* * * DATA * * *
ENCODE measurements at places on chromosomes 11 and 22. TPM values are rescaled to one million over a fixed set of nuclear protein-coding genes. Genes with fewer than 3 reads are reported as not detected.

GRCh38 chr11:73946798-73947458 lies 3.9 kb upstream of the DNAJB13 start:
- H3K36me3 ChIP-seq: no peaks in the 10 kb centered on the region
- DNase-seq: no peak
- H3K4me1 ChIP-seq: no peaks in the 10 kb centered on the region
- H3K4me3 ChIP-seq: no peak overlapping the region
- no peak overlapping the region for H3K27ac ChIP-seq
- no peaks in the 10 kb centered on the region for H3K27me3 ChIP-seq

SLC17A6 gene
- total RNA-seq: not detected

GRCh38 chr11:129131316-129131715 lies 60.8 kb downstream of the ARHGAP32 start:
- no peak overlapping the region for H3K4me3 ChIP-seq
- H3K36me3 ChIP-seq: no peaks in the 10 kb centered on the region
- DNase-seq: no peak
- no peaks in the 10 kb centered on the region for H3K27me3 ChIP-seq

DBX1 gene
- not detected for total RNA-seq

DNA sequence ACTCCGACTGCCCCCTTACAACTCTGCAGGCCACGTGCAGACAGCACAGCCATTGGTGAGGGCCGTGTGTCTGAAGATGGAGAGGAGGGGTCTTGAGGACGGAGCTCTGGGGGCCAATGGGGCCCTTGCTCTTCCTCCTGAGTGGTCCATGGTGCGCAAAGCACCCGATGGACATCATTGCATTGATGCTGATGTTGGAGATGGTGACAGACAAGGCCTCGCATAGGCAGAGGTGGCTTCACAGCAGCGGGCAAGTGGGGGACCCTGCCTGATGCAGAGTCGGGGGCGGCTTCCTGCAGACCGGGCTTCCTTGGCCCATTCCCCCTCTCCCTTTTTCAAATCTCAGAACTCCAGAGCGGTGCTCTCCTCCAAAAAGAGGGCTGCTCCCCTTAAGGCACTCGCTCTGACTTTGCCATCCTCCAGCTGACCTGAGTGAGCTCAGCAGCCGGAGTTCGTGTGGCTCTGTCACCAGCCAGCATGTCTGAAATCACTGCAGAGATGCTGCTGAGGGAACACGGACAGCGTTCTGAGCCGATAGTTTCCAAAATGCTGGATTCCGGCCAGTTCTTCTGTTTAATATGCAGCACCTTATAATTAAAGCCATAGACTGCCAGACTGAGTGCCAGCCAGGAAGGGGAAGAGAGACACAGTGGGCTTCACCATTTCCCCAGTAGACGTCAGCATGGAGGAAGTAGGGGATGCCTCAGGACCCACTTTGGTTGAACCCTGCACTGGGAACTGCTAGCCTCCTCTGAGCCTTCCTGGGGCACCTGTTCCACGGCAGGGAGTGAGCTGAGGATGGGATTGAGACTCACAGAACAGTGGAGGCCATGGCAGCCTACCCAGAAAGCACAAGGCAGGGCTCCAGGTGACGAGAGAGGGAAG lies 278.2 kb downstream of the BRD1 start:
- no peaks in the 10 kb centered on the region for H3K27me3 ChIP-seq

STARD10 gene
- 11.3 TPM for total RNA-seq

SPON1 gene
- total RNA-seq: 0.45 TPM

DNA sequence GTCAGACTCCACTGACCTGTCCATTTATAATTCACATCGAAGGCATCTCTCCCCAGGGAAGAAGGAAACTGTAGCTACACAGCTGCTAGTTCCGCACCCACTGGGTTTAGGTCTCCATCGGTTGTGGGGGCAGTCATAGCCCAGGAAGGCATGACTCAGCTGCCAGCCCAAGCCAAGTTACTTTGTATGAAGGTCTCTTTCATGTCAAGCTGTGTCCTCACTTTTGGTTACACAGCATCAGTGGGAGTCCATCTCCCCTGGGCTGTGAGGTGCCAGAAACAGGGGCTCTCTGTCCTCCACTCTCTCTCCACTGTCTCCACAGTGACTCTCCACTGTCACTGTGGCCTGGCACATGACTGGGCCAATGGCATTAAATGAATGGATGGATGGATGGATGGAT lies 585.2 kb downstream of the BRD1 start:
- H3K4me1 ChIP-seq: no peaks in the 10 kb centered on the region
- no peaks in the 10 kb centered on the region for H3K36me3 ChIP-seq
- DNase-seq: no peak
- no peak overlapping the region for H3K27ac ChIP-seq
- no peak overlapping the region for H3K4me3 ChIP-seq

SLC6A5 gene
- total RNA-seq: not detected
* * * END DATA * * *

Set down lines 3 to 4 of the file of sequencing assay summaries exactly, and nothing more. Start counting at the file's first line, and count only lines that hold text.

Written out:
- H3K36me3 ChIP-seq: no peaks in the 10 kb centered on the region
- DNase-seq: no peak